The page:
The economic data today was all about global PMIs from S&P Global and there was a similar theme in all of them:
Each one aside from the UK disappointed.
But it wasn't until the US release that risk trades began to suffer. Why?
The market actually wants to see some economic softness because it will mean lower inflation and, by extension, interest rates. However there's a limit. Most of those releases look like a soft landing but the US print looks like a recession. I think the market would have been forgiving if that was a reading on manufacturing because it's suffering from a pandemic boom-and-bust but services are supposed to be holding up.
My hope is that this chart is the real tell:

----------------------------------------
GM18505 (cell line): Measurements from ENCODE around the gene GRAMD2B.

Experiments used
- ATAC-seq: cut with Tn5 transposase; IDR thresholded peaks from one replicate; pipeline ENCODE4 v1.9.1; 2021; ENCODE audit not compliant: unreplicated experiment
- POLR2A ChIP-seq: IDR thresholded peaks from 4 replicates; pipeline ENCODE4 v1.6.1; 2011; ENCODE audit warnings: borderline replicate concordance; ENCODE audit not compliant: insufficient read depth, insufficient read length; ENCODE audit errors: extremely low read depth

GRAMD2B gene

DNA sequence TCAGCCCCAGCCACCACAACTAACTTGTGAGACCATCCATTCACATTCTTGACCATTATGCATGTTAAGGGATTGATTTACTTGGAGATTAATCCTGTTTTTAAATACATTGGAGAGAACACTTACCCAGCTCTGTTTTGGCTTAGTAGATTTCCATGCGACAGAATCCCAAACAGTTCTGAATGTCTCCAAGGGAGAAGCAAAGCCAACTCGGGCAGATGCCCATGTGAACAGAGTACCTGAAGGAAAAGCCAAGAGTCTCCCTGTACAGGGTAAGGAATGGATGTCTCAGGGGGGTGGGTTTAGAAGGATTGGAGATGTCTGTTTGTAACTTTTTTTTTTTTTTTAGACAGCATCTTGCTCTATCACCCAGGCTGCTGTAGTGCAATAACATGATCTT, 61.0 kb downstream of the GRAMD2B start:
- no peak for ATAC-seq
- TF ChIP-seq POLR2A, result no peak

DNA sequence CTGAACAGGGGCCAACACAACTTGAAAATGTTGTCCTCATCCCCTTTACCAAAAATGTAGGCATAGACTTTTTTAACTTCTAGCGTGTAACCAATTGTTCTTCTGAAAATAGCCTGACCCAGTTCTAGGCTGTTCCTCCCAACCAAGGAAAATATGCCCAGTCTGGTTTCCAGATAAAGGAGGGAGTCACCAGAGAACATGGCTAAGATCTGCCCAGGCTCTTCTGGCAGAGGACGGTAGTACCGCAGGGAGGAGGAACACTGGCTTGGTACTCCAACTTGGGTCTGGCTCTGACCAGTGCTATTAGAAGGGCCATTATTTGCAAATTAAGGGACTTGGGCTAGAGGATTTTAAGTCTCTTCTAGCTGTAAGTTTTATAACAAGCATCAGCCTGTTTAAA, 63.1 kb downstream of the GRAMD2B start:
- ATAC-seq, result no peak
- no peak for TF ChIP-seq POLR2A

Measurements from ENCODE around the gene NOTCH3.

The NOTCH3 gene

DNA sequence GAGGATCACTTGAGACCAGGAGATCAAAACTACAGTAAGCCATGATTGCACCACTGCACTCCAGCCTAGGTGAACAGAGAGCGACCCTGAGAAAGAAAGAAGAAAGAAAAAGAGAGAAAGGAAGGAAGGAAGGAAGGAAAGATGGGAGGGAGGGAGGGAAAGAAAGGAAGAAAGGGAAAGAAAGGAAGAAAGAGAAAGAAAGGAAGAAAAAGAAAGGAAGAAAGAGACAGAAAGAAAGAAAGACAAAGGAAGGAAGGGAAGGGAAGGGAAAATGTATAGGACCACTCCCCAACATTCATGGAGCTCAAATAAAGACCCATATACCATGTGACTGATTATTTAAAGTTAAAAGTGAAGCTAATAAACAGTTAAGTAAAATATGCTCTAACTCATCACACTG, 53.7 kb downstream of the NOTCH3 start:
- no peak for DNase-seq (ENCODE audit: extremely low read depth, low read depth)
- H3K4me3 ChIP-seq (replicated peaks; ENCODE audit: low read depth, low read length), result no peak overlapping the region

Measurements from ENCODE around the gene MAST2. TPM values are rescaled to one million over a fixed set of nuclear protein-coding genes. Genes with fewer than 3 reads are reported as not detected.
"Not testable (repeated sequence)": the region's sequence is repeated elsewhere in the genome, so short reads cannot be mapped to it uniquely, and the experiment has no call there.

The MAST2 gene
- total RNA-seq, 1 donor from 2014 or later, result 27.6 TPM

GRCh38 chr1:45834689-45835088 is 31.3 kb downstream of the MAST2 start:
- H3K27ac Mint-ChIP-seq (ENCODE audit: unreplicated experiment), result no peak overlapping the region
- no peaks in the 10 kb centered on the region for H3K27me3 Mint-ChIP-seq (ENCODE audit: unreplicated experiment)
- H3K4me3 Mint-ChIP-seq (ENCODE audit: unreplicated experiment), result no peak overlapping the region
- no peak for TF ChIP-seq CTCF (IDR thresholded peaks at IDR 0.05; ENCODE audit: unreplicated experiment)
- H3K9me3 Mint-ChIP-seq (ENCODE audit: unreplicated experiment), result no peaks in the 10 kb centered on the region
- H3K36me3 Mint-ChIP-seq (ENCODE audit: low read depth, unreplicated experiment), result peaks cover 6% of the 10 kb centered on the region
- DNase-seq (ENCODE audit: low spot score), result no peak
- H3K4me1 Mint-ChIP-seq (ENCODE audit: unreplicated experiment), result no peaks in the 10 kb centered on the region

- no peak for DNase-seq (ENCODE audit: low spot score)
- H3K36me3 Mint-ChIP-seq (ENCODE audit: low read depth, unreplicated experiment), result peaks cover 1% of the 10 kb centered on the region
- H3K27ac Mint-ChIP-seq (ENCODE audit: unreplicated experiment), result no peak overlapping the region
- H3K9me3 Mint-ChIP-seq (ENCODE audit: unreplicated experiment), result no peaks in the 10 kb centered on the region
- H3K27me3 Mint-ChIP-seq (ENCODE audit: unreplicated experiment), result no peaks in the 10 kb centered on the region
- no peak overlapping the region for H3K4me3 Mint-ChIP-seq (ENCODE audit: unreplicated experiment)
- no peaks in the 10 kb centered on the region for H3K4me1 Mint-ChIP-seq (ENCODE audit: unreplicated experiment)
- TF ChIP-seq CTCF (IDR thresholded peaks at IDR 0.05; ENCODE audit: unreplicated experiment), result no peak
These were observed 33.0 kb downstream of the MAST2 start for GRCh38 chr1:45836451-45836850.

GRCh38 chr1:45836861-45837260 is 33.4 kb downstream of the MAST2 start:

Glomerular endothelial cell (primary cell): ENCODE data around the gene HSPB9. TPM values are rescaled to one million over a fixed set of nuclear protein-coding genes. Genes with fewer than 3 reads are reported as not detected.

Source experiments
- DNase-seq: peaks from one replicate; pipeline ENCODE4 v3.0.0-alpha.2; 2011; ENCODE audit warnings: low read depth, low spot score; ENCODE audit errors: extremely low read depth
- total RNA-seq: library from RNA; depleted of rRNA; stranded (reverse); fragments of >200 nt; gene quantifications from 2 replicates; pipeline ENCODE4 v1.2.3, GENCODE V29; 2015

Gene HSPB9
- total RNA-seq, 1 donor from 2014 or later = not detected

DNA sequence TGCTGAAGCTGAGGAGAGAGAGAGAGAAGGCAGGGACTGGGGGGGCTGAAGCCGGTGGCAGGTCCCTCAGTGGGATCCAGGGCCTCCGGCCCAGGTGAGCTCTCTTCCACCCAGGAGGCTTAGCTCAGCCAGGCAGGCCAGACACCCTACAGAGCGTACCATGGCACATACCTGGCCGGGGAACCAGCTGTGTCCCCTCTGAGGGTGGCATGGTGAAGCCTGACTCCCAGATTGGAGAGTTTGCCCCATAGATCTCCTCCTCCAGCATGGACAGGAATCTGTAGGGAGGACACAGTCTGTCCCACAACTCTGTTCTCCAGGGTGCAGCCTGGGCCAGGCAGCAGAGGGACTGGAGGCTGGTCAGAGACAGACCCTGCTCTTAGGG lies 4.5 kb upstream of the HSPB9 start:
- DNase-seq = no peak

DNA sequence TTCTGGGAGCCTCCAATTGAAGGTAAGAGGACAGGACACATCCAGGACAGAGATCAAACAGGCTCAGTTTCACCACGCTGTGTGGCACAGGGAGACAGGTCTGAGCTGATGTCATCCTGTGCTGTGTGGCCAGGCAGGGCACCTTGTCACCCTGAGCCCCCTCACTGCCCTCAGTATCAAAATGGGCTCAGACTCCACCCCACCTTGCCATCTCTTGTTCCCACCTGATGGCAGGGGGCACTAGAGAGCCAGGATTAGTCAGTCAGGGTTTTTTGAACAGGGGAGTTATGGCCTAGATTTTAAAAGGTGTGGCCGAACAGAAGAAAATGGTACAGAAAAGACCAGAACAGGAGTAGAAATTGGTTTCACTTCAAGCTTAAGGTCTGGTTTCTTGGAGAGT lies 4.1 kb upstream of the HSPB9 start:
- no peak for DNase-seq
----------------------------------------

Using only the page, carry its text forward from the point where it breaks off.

There's pessimism and uncertainty in the air but corporate and household balance sheets are strong.
But at the moment, the market is looking at a higher probability of a hard landing. Europe is in energy crisis, China is stuck fighting a hopeless covid battle and the idea that the US was much stronger is being put to the test.
So who is the loser in all of that?
Counter-intuitively it's the Australian dollar. It's a country that's highly-levered to the global economy, particularly demand for raw materials. If we do get a hard landing in the US, it bodes poorly for the rest of the world and we can see that in the reversal in AUD today.
One thing that has caught my eye is that copper prices are up 0.6% today. Generally copper is a great barometer of global economic growth. It's fallen badly since early June and was at the leading edge of pricing in a slowdown but it has stabilized lately and that's worth watching.